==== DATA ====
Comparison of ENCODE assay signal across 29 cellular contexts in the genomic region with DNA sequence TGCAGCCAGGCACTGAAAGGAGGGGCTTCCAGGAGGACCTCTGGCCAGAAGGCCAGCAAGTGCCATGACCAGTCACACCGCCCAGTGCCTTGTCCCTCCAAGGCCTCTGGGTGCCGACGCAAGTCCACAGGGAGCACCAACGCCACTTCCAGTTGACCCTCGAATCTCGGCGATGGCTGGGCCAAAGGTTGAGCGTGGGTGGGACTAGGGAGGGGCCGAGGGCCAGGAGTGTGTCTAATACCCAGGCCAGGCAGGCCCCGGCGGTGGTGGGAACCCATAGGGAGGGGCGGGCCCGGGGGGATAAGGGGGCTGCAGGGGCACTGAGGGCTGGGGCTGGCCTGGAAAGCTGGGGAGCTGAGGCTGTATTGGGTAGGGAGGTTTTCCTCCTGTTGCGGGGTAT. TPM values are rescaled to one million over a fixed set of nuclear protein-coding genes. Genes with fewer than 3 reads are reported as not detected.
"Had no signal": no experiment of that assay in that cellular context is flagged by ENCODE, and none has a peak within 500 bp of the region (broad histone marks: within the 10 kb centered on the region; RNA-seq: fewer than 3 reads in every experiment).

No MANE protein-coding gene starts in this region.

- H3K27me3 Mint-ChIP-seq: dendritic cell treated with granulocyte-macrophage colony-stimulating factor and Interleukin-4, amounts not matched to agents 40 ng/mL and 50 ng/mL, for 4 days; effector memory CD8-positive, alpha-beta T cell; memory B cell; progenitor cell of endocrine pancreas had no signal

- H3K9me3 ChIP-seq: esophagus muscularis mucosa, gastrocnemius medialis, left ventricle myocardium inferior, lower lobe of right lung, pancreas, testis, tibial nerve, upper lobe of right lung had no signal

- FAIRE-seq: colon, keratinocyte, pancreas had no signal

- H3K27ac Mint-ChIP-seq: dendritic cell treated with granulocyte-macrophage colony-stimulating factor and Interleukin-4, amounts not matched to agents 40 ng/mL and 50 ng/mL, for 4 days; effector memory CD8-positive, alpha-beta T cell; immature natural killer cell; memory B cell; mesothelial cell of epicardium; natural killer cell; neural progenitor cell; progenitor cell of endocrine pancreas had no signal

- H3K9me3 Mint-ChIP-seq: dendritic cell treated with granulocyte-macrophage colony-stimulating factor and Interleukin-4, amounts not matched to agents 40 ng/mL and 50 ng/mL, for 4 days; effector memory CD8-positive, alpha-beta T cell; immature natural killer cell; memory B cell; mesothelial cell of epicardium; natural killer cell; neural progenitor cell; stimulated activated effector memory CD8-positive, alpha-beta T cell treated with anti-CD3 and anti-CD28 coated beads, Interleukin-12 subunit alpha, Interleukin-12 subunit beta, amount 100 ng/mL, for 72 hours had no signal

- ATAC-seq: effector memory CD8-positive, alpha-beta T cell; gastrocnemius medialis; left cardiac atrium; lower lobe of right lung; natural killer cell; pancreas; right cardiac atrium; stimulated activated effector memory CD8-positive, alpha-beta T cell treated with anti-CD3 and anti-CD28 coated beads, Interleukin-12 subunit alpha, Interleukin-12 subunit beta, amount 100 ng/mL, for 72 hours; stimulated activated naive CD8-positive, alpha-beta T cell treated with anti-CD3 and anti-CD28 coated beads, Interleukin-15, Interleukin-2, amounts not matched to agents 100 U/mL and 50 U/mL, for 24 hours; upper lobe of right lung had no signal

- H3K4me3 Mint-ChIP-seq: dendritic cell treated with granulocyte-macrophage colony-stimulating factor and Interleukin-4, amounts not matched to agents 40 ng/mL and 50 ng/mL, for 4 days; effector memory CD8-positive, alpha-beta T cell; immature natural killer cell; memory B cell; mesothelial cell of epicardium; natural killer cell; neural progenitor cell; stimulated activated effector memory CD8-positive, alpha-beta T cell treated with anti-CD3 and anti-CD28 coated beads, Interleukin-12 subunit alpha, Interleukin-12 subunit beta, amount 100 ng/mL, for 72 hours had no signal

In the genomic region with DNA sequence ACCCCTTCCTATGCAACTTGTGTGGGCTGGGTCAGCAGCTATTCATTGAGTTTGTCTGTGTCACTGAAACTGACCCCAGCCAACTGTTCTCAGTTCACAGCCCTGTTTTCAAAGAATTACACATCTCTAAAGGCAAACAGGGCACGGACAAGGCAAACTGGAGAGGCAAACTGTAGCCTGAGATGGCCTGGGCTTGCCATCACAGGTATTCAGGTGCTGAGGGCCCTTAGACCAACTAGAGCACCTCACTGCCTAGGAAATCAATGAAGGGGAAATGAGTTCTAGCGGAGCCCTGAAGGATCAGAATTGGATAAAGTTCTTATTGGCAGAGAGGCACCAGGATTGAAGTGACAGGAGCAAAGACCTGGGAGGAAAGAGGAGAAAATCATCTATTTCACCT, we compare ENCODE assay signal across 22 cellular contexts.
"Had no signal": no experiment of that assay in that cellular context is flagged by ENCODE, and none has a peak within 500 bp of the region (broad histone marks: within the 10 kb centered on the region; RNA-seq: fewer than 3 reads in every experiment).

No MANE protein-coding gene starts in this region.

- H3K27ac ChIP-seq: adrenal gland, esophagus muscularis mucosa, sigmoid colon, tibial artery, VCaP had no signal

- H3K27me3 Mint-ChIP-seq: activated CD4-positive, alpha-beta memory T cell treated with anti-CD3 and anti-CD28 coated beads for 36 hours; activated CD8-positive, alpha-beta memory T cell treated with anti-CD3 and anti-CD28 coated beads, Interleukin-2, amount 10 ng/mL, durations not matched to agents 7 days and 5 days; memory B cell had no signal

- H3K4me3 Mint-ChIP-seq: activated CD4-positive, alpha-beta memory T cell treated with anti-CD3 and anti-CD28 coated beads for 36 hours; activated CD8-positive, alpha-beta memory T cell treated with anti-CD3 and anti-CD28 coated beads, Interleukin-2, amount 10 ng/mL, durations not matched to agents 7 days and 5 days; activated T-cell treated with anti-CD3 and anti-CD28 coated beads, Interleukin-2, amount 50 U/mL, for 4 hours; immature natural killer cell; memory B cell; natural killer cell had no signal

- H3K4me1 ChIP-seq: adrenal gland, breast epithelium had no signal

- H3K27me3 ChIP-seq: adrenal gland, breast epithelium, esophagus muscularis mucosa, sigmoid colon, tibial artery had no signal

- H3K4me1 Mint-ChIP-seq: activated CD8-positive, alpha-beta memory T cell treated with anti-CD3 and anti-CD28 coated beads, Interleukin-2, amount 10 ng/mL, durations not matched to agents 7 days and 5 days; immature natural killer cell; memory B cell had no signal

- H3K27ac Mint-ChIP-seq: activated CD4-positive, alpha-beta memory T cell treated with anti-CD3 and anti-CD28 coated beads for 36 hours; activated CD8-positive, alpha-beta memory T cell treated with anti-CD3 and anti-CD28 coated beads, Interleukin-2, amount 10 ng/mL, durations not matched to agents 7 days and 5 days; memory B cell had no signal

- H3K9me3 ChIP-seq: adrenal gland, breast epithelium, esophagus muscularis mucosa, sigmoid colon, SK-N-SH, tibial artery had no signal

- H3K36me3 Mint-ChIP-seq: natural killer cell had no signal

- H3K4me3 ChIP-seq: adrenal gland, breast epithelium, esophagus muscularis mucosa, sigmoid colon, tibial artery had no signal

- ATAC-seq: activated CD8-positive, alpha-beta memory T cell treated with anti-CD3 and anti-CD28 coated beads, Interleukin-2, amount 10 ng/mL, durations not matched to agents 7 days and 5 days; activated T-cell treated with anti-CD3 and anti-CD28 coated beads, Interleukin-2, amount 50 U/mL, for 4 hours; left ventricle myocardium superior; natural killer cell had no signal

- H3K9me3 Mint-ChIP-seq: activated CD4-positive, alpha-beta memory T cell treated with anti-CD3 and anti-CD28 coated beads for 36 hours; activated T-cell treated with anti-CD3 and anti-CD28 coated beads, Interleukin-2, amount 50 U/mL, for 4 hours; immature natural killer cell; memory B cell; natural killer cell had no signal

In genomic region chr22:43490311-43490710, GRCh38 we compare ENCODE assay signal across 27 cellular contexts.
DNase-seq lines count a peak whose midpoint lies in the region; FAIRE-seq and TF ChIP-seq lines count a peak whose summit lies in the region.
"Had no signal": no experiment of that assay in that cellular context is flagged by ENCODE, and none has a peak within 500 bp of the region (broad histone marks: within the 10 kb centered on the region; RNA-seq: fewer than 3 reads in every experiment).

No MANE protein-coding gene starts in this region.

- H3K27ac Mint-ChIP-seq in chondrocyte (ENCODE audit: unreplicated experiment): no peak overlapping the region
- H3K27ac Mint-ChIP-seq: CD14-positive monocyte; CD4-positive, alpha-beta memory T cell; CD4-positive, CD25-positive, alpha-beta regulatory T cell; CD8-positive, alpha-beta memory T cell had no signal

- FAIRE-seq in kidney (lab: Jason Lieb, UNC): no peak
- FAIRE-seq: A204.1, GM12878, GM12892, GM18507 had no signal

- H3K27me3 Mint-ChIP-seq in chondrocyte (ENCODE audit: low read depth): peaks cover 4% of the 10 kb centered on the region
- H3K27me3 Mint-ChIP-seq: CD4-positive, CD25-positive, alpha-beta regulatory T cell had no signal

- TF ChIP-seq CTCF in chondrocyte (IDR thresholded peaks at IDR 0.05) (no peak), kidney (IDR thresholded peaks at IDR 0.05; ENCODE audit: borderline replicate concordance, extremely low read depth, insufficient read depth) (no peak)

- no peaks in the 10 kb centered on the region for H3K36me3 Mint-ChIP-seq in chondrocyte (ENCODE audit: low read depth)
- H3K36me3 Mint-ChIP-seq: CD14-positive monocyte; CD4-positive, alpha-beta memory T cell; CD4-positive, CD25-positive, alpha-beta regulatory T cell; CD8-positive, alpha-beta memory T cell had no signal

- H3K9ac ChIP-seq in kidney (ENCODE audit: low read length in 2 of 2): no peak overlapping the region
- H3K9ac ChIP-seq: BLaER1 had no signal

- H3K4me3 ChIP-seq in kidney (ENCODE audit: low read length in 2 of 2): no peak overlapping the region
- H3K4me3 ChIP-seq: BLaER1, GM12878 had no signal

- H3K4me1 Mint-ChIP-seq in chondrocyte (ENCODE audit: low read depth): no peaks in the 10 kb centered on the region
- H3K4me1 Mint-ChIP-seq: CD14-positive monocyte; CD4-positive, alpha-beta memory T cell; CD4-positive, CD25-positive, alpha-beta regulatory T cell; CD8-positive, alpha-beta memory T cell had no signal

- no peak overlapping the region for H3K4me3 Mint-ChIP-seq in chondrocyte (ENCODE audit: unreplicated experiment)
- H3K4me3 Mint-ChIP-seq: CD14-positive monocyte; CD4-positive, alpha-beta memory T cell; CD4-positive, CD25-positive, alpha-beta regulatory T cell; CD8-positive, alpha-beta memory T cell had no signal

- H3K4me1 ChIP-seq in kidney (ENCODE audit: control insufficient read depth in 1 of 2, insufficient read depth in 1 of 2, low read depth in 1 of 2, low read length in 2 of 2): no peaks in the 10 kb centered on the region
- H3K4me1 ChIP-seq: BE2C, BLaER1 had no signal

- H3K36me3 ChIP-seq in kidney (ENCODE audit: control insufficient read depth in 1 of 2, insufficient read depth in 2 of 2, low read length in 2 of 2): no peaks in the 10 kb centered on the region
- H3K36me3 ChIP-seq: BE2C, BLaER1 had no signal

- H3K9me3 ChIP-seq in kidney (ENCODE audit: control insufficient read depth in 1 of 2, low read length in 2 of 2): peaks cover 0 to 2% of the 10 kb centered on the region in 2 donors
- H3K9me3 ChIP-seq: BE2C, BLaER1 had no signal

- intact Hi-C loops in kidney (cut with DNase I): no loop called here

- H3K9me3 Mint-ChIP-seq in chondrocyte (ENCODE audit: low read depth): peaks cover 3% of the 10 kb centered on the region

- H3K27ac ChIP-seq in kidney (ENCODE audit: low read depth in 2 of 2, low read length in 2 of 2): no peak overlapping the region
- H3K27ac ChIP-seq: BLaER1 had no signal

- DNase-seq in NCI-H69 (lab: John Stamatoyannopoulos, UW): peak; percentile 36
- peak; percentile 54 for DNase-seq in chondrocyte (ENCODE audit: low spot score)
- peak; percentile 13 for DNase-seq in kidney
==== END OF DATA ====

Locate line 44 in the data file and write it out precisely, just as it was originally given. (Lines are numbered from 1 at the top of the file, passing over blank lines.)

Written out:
- H3K4me1 Mint-ChIP-seq: CD14-positive monocyte; CD4-positive, alpha-beta memory T cell; CD4-positive, CD25-positive, alpha-beta regulatory T cell; CD8-positive, alpha-beta memory T cell had no signal